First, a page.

But as I’ve written before, the ‘loose-cannon’ Lieberman wants to be Prime Minister, and there are many here who don’t see this possibility as purely science fiction. His ambition lies beyond merely the Foreign Ministry, a position he has manifestly failed to do anything in since he took office [Lieberman is effectively persona non grata anywhere it counts - in America, Egypt, Turkey, and many other serious nations, and has even failed to sway Moscow from any meaningful anti-Israeli positions]. He has no significant victories as foreign minister to take with him into the next elections. Likewise, he has no legislative accomplishments to speak of either: his loyalty oath bill is extremely controversial and its actualization incomplete, and his promises of civil marriage legislation have all but been abandoned. In short, the only option left to him is to attack Netanyahu from the Right, and expand his voter base with the right wing hardcore and those against a two-state solution.
And a perfect place to start is to hit Abbas over the head. Which brings us to the report Lieberman’s office released today. It’s interesting to note that Lieberman’s office calls Abbas ‘Chairman” of the PA, whereas most of the international community calls Abbas “President.” Here is the gist of today’s assessment:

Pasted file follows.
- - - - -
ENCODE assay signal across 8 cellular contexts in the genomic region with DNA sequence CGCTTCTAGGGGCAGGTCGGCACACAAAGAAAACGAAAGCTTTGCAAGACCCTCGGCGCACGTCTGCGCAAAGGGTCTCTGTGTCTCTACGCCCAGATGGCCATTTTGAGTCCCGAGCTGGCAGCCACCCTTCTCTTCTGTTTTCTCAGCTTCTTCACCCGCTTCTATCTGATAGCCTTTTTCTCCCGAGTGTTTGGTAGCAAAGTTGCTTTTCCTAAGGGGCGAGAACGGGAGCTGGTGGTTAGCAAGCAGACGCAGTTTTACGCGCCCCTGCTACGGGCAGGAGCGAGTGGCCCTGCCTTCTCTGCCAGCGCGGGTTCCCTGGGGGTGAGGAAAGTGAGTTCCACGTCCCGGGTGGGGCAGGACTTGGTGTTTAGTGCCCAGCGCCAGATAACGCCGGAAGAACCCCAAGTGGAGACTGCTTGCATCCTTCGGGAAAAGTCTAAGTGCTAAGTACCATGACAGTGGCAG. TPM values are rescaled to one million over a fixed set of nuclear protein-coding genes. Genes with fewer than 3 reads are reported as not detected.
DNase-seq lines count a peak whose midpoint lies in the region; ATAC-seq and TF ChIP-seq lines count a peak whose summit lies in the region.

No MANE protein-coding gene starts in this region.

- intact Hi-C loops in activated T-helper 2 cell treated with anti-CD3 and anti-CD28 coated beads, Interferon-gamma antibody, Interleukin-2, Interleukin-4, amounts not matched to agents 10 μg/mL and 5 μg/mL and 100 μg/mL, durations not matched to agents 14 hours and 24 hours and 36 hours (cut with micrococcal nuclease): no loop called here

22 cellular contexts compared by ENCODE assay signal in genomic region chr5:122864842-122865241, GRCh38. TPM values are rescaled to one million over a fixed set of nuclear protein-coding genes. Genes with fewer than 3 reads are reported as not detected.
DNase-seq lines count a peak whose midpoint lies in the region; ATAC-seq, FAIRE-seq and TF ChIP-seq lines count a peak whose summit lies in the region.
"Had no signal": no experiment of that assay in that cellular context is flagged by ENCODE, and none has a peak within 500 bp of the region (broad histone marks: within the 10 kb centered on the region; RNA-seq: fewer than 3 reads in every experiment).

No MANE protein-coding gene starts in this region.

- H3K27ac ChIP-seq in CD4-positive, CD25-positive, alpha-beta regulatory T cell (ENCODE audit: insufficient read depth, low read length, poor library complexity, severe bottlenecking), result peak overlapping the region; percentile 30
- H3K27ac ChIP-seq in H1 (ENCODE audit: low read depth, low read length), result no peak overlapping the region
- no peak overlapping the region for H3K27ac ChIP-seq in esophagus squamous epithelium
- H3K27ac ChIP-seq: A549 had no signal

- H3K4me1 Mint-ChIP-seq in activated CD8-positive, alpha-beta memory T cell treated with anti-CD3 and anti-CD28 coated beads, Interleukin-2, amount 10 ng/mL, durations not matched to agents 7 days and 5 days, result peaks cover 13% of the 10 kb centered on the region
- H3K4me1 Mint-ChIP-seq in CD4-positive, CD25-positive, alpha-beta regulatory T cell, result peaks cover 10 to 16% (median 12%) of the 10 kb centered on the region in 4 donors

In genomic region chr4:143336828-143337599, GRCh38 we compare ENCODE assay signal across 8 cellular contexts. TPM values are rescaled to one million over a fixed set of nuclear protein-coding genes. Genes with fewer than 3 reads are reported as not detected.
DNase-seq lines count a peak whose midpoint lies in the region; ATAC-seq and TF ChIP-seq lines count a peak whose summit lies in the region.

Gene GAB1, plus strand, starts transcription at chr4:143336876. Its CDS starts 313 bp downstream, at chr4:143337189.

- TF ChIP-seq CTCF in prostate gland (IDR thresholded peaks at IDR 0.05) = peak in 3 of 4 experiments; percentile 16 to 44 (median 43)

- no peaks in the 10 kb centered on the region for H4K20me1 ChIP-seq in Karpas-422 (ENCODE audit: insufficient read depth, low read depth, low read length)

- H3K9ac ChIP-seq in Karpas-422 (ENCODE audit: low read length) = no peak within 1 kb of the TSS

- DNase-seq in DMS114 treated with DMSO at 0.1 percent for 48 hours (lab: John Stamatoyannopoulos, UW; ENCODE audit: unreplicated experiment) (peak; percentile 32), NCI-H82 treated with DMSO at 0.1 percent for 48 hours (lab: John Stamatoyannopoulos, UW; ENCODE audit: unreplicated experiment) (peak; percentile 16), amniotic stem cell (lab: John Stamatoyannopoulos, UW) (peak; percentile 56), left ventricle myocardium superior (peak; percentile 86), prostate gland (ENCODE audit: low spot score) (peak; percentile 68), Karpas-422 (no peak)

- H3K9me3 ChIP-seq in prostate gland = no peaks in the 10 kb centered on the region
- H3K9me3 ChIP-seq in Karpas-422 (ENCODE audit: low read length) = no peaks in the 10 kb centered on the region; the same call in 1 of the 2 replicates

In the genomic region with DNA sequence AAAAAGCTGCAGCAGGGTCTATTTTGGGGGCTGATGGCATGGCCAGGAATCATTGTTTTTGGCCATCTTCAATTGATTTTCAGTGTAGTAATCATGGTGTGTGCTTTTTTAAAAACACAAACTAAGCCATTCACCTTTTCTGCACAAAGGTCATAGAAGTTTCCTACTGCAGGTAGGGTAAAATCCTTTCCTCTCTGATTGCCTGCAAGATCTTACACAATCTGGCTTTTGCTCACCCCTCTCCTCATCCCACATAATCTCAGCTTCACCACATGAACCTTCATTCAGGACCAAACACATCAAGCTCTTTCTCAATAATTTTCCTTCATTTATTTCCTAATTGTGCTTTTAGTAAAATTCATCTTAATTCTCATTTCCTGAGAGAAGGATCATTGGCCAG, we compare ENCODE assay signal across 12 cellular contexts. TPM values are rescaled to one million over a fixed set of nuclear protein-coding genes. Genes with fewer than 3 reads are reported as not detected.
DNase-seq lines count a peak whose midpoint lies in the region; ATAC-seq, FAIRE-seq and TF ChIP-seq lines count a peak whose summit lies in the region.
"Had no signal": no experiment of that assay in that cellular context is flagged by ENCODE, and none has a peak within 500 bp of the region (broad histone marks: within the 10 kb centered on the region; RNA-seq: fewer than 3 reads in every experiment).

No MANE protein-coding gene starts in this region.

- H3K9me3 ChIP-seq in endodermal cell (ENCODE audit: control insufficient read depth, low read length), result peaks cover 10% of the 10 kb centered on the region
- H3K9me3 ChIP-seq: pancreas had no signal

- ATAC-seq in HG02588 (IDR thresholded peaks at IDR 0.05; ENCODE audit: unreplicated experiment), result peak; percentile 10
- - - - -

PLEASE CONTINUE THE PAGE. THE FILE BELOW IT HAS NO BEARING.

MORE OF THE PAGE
“The Palestinian Authority, headed by Chairman Mahmoud Abbas, has adamantly refused to engage in direct negotiations, pursuing an increasingly hostile, confrontational and unilateral approach. This conduct has effectively blocked any possibility for political progress and, if left unchecked, could endanger the vital economic and security cooperation which exists on the ground between the sides….Palestinian Authority Chairman Mahmoud Abbas and other senior Palestinian officials have consistently exploited the fact that the Netanyahu Government is perceived as hard-line, in order to advance their attempts to delegitimize Israel and tarnish its image internationally….. Chairman Abbas’ prolonged eschewal of dialogue and preference for unilateralism, underscored by his recent bid for independence through the UN, coupled with his unabashed drive for unity with Hamas, are inimical to Palestinian interests, as many senior Palestinian officials have readily conceded….these policies cannot be understood other than as a means of furthering Chairman Abbas’ own personal agenda, particularly with regard to ensuring his historical ‘legacy’. In this regard, it should be clear today, beyond a doubt, that Chairman Abbas has no interest in achieving an agreement with Israel, irrespective of which government holds office in Israel….In view of the upheavals in the Arab world and the fate of his close peers, especially the former presidents of Tunisia, Libya and Egypt, Chairman Abbas is apparently seeking a dignified exit from the political scene. In this regard, his energies are focused on ensuring that he be seen as the Palestinian leader who led to the establishment of a Palestinian state and achieved internal unity between Fatah and Hamas. This explains why his positions concerning Jerusalem, the refugees and Israeli settlements in Judea and Samaria are so hard-line, even more so than Yasser Arafat’s. These positions are not designed to attain compromise solutions. They are, rather, intended to deliberately instigate friction and conflict with Israel.”